In the previous embodiments, the winner was described as the player who has been able to score goals with the least number of kicks. Another method of scoring is available to those who are in good physical shape, and want to do either some running on the course, or, at a minimum, some very fast walking. This method would take into account the length of time necessary to complete the course in order to compute a final score. For example, consider the following scenario: Two players play an 18-hole Soccer-Golf match. Player A needed 72 kicks and 71 minutes to complete the course. Player B needed 76 kicks and 40 minutes to complete the course. If a point is added for each five minutes of play, Player A's total score is 72+14=86. Player B's total score is 76+8=84. Player B wins. In this embodiment, Golf course owners may decide to exclusively reserve the entire golf course for this fast-paced activity during a one-hour or two-hour time span.

The Kit

In another preferred embodiment, a kit for playing Soccer-Golf can be manufactured and sold. The kit would contain four Soccer-Golf balls, each ball having a unique color. Hence, each player in a foursome could then choose his own ball and easily distinguish his ball from the other players during the course of play.

The Ball

In a preferred embodiment, the Soccer-Golf ball was described as being a regulation soccer ball. However, Soccer-Golf can be played with many other types of balls as well, such as a kickball or handball. Ideally the ball should be inflatable and kickable. A cross-section of a ball specifically designed for Soccer-Golf is illustrated in FIG. 3. Air is pumped into ball 11 through nozzle 14 to inflate the ball. Air is contained in rubber section 12. Leather section 13 is sewn around rubber section 12. As seen in FIG. 3, leather section 13 is pockmarked to resemble the markings of a golf ball. The new look is that of a very large golf ball, which is humorous, but also functional. The functionality lies in the fact that the aerodynamic qualities of the Soccer-Golf ball are improved in the same manner that the markings on the golf ball improve the aerodynamic qualities of a golf ball.

The Bump-Obstacle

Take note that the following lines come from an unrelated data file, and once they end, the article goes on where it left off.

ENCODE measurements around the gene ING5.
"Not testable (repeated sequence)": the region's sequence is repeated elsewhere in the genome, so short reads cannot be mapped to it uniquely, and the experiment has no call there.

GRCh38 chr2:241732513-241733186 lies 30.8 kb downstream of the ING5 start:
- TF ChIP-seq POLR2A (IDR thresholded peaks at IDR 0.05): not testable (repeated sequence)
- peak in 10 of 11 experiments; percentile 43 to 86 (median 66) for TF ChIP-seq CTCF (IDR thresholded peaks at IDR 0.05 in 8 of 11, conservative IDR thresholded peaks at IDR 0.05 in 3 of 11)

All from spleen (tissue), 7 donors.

The preferred embodiment shown in FIG. 2 depicted a ramp on bump-obstacle 3 that was a straight line. However, it is possible to have a concave ramp 3A, as shown in FIG. 4. With this design, bump-obstacle 3 closely resembles one-half of a speed bump. Or, it is also possible to have wavy triangular ramp 3B as shown in FIG. 7.

Also, FIG. 2 depicts bump-obstacle 3 with a bottom side length of approximately twelve inches, a slope of thirty degrees, and a top-to-bottom length of approximately 6 inches. Those of ordinary skill in the art will recognize that it is possible to lengthen or shorten the ramp and vary the slop as well. However, the distance from the top of the bump-obstacle to the ground should always be at least 3 inches to prevent the Soccer-Golf ball from rolling out of the score zone.

Other Modifications

In addition to the previous embodiments, other modifications of the present invention are possible. For example, while the above embodiments discussed placing a goal on the putting green of a golf course, it is also possible to place a goal near the putting green to avoid damage to the green or interference with golf balls. Also, it is possible for individuals who are confined to wheelchairs to play Soccer-Golf. Instead of kicking the ball, they can hit it with their fists or with a bat. In a preferred embodiment, it was stated that goal 1 is fabricated from wood. However, it is also possible that goal 1 can be fabricated from plastic, aluminum, tin, fiberglass, a composite, a metal alloy, or any other material that is sturdy and allows for easy assembly and disassembly. In the preferred embodiments, goal 1 was shown as having a bump-obstacle 3 that was concave, as shown in FIG. 1. However, it is also possible to have a bump-obstacle 3 that is straight or nearly straight as shown in FIG. 6. In the preferred embodiment, a pockmarked Soccer-Golf ball was described as having an outside made of leather. However, it possible that the outside of the ball can be made from a different material, such as plastic, cloth, or rubber or another similar material.

While the above description contains many specifications, the reader should not construe these as limitations on the scope of the invention, but merely as exemplifications of preferred embodiments thereof. Those skilled in the art will envision many other possible variations are within its scope. Accordingly the reader is requested to determine the scope of the invention by the appended claims and their legal equivalents, and not by the examples which have been given.